The Minimalist’s Guide To Good Nail Art

According to Madeline Poole, nail art was never not in. But that doesn't mean it didn't appear to take a bit of a hiatus a season or two ago. But as of last February, a new, more sophisticated take on graphic nails are back—so you can imagine Madeline is a happy camper. "I’m glad to see that people are into it again—because I was getting really sick of nude," she said. To celebrate its return, she stopped by the office with friends and bento boxes in tow and did some painting.

Now, before we get ahead of ourselves here, none of this is to say nude nails or minimalist nails are bad ("Everything is a color," Madeline clarifies. "And I like all colors!"), but why limit yourself to one color per manicure—or even one color per nail? Madeline's first look (demonstrated on Kiko Kudo, who brought her delicious Chi-So NYC bento boxes) took advantage of six colors plus some negative space—so your nude is built in there. “I really like a lot of bright colors at once," Madeline said—proving why she's been a Sally Hansen Global Brand Ambassador for a year with no plans of stopping (COTY is a damn fine matchmaker when it comes to partnerships). "With the skin coming through, it makes it a little less oversaturated," Madeline said. Also, file this one as nail art particularly well-suited for short nails. It looks better when there isn't grown-out nail showing in the negative space.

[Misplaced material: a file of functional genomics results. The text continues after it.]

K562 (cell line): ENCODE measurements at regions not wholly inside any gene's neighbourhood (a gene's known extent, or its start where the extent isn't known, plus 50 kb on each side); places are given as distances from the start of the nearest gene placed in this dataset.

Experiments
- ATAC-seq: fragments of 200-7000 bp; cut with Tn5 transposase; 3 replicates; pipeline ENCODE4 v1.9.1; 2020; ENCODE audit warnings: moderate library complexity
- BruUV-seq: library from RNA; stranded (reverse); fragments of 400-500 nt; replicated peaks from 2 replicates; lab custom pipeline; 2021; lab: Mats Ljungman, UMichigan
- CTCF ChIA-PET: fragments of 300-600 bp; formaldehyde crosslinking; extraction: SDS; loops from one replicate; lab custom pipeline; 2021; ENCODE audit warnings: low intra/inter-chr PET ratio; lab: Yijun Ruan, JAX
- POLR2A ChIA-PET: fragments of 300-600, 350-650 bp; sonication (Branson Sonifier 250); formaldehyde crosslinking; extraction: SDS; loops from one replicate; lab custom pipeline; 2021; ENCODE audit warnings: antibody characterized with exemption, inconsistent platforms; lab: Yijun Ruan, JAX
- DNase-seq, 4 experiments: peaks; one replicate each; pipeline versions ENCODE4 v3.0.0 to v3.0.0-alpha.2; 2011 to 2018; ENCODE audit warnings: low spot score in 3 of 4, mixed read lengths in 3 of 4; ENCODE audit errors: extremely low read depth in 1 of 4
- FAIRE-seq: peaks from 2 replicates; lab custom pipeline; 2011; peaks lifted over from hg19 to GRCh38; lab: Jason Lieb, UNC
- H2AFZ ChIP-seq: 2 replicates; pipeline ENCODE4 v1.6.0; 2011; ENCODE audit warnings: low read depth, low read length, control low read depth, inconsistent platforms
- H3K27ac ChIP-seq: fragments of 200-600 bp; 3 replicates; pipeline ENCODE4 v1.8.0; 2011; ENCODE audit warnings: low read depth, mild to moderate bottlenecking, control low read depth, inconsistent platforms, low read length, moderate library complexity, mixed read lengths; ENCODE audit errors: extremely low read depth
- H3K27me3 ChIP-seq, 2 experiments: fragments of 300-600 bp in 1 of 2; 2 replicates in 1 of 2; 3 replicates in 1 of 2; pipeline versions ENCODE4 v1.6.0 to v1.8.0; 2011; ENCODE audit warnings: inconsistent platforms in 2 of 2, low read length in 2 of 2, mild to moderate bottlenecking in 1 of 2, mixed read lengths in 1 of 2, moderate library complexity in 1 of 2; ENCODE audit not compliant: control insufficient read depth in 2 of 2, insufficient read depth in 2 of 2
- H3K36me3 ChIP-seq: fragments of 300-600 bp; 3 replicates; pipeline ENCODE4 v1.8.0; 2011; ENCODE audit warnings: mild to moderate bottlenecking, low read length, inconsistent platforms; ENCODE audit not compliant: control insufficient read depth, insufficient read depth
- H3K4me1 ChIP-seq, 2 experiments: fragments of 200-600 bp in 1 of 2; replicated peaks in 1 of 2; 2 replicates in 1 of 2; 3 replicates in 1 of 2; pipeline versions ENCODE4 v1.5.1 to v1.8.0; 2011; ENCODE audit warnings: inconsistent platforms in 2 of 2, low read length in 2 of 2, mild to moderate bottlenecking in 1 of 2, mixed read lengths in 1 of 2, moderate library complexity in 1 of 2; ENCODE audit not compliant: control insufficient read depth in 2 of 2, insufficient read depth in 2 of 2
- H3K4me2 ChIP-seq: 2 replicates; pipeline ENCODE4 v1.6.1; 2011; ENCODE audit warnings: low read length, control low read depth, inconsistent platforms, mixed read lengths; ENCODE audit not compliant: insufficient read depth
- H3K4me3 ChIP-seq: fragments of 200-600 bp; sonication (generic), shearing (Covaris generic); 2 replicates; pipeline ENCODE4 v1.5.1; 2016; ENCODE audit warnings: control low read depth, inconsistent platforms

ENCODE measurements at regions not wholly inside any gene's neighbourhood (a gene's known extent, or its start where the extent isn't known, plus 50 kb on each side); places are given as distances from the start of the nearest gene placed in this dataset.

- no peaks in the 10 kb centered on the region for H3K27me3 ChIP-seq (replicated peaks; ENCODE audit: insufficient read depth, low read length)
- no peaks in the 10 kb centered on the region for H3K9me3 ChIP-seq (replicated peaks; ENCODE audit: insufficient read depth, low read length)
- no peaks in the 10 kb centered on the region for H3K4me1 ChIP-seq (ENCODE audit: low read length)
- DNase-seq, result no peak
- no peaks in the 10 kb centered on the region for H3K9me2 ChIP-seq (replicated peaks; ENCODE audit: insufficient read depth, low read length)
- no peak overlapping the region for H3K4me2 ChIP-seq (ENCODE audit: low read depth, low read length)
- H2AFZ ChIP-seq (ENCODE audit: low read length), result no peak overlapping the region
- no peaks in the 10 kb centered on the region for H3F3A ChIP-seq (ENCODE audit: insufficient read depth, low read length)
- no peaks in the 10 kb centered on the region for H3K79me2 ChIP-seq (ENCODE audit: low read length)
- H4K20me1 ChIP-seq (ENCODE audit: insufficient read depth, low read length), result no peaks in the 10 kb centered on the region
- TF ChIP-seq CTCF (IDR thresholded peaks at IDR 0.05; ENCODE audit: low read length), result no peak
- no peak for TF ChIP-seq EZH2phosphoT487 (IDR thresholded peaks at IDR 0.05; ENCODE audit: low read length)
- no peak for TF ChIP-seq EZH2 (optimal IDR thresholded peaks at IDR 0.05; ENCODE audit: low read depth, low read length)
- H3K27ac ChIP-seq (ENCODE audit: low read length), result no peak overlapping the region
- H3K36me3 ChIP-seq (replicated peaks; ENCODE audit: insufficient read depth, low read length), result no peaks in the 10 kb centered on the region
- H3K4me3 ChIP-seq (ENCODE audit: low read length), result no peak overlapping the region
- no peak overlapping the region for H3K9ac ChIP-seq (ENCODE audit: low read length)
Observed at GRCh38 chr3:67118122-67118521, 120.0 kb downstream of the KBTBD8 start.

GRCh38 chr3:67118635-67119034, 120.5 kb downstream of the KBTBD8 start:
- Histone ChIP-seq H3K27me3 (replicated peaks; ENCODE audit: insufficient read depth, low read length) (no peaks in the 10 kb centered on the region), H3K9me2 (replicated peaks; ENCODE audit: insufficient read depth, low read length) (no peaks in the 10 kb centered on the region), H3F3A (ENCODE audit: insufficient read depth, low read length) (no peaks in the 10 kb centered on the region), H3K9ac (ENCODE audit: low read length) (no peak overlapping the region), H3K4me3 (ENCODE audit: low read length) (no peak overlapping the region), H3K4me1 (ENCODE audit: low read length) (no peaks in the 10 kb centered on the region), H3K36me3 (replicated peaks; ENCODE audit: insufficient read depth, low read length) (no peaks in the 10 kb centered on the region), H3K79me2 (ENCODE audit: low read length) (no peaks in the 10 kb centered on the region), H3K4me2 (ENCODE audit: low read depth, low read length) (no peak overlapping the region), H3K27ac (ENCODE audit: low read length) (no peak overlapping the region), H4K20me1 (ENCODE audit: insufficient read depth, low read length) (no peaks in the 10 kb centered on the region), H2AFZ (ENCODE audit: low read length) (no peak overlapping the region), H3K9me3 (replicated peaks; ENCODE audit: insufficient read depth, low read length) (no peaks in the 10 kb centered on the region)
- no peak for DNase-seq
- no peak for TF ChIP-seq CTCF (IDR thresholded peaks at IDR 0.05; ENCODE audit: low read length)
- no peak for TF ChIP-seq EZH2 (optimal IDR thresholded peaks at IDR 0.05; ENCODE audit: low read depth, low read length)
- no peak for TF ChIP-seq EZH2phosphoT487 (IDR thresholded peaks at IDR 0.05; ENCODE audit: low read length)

With slightly fewer colors at your disposal—and maybe a larger nail canvas thanks to Madeline's friend Suzette Lee—there's still plenty of room to do something graphic. For the second look, Madeline started by painting the light colors first, followed by a curved section of darker color—that way you don't have worry about the light color looking opaque enough over the darker color. The darker color got larger and larger on each nail giving it a movement your standard picto-nail art certainly doesn't have.

And it's always good to end on a note slightly less practical than the rest—this time with some press-ons purchased in Koreatown and stick-on crystals from Sally Hansen. While the nail can be opaque and minimal, the crystal stuck on the backside gives a little unexpected glitz. Plus it means you can ask other people to open your soda cans for you all week long. What's not fun about that?

All nail looks use Sally Hansen Insta-Dri Dry Fast Nail Colors with 01 Clearly Quick as top coat. Look 1: 422 Plummet, 424 Set Sail, 255 Quick Fire, 421 Cherry Fast, 250 Orange Zest, and 432 Re-teal Therapy. Look 2: 505 Clean Slate, 115 Tickled Pink, and 325 Big Teal. Look 3: 114 In Nude-tral. Photographed by Brayden Olson. This post is in collaboration with Sally Hansen.

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How Do You Pedicure?

I correlate my level of happiness with the shoes I'm wearing at any given moment. When it's rainboots, snowboots—any type of weather related boot, really—I don't feel particularly sunny. Sandals, on the other hand, mean all the obvious things that go along with warmer weather and elevated vitamin D levels. In a word, happiness.

For a while there, though it was officially spring, I was forced to continue with my cold-weather heavy boots. Growing up in year-round tropical weather has spoiled me. There’s never not a time to wear sandals when it’s 80 degrees in December. But living in New York means I'll take what I can get. So I'm just getting around to dusting off my sandals now.